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Listen to “The Value of Time”

When an American-made quartz watch costs up to $1,500 and its counterparts from other countries, including Switzerland, range from $50 to more than $50,000, what’s the difference between them?

Listen to “Shrine and the Art of Resilience”

Pandemic, political strife, poverty, war. In times of extreme upheaval—global or personal—can the act of art-making ease suffering and strengthen resilience?

Listen to “Jack Mauch: A New Renaissance Man”

Jack Mauch was so eager to begin his life’s work as a craftsman that he didn’t even wait to finish high school, preferring to carve out his own path. And by age 32, he was already creating breathtaking examples of craftsmanship, in everything from furniture-making to ceramics to metalwork.

Listen to “The Revival of Nero’s Wine”

Throughout history vintners used clay vessels to age their wine, until the French discovered the marvels of the oak barrel. Now—for fun, for distinctly different flavors, and to save some fine old trees—a few wineries are giving clay a second chance, Roman style.

Tomorrow’s Library

In a simple, residential neighborhood in San Francisco sits a former church for Christian Scientists. The building’s white exterior and massive columns give it a stately, antiquated look. But behind its doors sit stacks of servers, which contain billions upon billions of web pages, media, and other delights. This is the Internet Archive. In today’s…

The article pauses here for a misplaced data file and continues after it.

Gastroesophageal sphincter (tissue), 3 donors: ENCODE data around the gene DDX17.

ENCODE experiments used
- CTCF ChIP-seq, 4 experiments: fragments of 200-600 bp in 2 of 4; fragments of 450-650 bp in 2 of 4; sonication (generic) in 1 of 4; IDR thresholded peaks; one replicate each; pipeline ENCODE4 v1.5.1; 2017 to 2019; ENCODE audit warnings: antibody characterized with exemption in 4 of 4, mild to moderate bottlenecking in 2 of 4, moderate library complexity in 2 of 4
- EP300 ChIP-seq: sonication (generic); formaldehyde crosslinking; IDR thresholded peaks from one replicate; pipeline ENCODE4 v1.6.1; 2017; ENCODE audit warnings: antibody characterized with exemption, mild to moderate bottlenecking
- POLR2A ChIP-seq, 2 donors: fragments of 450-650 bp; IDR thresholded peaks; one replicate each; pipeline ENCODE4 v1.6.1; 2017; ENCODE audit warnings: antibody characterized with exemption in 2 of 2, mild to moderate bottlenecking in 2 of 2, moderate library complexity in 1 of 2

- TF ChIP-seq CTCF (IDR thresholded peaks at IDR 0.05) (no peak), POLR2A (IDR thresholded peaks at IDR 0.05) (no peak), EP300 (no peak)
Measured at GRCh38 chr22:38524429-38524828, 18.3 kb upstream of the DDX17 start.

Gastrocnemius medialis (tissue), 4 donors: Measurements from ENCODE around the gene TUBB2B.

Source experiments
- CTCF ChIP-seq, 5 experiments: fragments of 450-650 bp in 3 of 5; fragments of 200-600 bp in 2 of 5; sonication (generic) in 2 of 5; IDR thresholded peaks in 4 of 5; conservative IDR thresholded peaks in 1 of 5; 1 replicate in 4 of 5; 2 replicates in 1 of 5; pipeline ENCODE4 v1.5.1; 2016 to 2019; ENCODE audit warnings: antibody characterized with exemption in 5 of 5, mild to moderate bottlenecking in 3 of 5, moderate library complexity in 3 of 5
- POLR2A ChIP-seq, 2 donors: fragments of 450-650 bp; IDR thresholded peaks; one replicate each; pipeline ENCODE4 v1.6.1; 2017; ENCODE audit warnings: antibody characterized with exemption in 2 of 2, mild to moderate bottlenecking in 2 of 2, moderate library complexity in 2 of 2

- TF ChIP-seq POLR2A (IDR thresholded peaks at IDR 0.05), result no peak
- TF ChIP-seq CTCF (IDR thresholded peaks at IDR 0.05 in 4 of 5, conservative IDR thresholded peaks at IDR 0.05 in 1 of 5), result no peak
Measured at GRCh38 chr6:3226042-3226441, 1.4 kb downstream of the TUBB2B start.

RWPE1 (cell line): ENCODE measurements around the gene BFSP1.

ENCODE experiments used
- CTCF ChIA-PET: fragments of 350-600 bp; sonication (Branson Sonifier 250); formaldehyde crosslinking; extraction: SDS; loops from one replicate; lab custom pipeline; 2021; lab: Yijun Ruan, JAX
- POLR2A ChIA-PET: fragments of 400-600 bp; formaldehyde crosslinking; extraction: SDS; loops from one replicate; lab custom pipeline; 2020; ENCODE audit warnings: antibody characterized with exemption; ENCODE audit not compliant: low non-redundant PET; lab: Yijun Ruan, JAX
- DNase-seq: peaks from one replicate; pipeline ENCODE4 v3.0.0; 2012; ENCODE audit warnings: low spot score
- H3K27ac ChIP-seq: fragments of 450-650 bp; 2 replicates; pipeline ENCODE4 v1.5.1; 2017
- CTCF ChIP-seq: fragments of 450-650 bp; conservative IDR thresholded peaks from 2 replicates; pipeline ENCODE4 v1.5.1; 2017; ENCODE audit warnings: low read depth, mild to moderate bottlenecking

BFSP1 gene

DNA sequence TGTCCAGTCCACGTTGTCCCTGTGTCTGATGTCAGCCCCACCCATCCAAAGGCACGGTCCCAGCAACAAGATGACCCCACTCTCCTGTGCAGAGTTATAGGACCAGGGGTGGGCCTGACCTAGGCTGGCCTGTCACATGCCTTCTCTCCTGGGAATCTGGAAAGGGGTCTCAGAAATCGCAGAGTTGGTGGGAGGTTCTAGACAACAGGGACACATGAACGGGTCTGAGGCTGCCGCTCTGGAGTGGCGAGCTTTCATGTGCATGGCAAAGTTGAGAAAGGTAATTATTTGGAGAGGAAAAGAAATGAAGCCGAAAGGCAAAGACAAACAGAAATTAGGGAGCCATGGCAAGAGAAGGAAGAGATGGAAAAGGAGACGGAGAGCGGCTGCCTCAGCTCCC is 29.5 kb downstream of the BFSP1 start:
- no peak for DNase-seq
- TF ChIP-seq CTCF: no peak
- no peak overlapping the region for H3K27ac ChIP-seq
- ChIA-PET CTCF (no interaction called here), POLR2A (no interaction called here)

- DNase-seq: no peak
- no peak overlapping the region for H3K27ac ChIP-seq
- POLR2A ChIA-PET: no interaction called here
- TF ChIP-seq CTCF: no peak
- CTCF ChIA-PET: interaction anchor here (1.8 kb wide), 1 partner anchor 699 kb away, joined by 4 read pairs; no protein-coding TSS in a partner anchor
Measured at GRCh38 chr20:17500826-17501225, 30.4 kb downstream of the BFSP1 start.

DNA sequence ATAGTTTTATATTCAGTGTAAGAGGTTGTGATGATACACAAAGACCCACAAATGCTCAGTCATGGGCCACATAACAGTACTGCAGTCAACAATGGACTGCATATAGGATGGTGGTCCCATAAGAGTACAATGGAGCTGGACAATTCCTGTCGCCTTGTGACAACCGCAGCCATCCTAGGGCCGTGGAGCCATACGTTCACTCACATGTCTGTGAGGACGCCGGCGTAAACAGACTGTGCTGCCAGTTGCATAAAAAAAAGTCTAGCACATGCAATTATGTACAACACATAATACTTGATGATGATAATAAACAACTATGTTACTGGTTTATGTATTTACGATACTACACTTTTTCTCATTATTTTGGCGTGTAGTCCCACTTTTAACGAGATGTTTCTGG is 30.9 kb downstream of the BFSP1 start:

Straw Bale Construction: The Ultra-Ecological House

Every few years, discussions about using straw bales as a building material come up again. As our environmental challenges mount—from wildfires to hurricanes—straw bales seem to offer a sustainable answer. And as we in the American West seem to find ourselves in “fire season” earlier with each passing year, it’s time to ask: Has the humble straw bale’s moment finally come?


Listen to “The Glass Builder”

Ann Morhauser started with nothing but debt in a tiny glassware studio in Watsonville, a coastal community in central California. Now her work is in stores across the country—and in the Smithsonian. What is her secret to artisanal success?

Listen to “The New Sign Painters”

The commercial signs of yesteryear, which were all painted by hand, offer a kind of beauty, personality, and longevity that today’s industrial signs have been unable to duplicate. While exploring what’s left of the old sign-painting traditions, we stumbled upon small but lively seeds of revival.

Build Back with Beer (Craft Beer, to be Precise…)

When veteran journalists James and Deborah Fallows spent four years criss-crossing the U.S. looking for what makes small-town revivals succeed, they repeatedly found one near-constant: craft breweries There are various ways to measure the civic success of towns and cities large and small. From economic development initiatives to innovative educational opportunities to inspiring, inviting river…

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